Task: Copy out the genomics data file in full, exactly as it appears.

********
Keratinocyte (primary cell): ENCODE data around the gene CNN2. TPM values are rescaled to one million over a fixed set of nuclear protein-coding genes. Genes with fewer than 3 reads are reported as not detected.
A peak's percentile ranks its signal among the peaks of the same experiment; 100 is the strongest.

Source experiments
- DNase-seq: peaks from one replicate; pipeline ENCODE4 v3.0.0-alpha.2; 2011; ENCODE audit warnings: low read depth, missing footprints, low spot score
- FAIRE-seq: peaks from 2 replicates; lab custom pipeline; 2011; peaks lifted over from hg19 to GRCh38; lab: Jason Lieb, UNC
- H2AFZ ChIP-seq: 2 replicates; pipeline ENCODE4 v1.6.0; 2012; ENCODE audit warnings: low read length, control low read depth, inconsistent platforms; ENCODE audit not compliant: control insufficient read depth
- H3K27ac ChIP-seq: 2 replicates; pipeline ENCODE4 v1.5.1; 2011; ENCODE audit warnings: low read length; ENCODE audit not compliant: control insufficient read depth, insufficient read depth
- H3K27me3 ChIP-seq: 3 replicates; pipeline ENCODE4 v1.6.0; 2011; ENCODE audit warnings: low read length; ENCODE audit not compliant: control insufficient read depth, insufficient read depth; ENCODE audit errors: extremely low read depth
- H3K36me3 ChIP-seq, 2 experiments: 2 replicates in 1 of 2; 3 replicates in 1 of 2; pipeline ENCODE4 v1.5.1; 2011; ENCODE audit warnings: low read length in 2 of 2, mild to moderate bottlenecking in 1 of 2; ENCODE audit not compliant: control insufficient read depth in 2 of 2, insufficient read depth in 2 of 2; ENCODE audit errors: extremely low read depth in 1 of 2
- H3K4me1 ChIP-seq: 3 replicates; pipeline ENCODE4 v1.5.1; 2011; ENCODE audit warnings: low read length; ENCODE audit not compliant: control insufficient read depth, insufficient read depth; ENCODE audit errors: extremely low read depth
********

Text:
Keratinocyte (primary cell): ENCODE data around the gene CNN2. TPM values are rescaled to one million over a fixed set of nuclear protein-coding genes. Genes with fewer than 3 reads are reported as not detected.
A peak's percentile ranks its signal among the peaks of the same experiment; 100 is the strongest.

Source experiments
- DNase-seq: peaks from one replicate; pipeline ENCODE4 v3.0.0-alpha.2; 2011; ENCODE audit warnings: low read depth, missing footprints, low spot score
- FAIRE-seq: peaks from 2 replicates; lab custom pipeline; 2011; peaks lifted over from hg19 to GRCh38; lab: Jason Lieb, UNC
- H2AFZ ChIP-seq: 2 replicates; pipeline ENCODE4 v1.6.0; 2012; ENCODE audit warnings: low read length, control low read depth, inconsistent platforms; ENCODE audit not compliant: control insufficient read depth
- H3K27ac ChIP-seq: 2 replicates; pipeline ENCODE4 v1.5.1; 2011; ENCODE audit warnings: low read length; ENCODE audit not compliant: control insufficient read depth, insufficient read depth
- H3K27me3 ChIP-seq: 3 replicates; pipeline ENCODE4 v1.6.0; 2011; ENCODE audit warnings: low read length; ENCODE audit not compliant: control insufficient read depth, insufficient read depth; ENCODE audit errors: extremely low read depth
- H3K36me3 ChIP-seq, 2 experiments: 2 replicates in 1 of 2; 3 replicates in 1 of 2; pipeline ENCODE4 v1.5.1; 2011; ENCODE audit warnings: low read length in 2 of 2, mild to moderate bottlenecking in 1 of 2; ENCODE audit not compliant: control insufficient read depth in 2 of 2, insufficient read depth in 2 of 2; ENCODE audit errors: extremely low read depth in 1 of 2
- H3K4me1 ChIP-seq: 3 replicates; pipeline ENCODE4 v1.5.1; 2011; ENCODE audit warnings: low read length; ENCODE audit not compliant: control insufficient read depth, insufficient read depth; ENCODE audit errors: extremely low read depth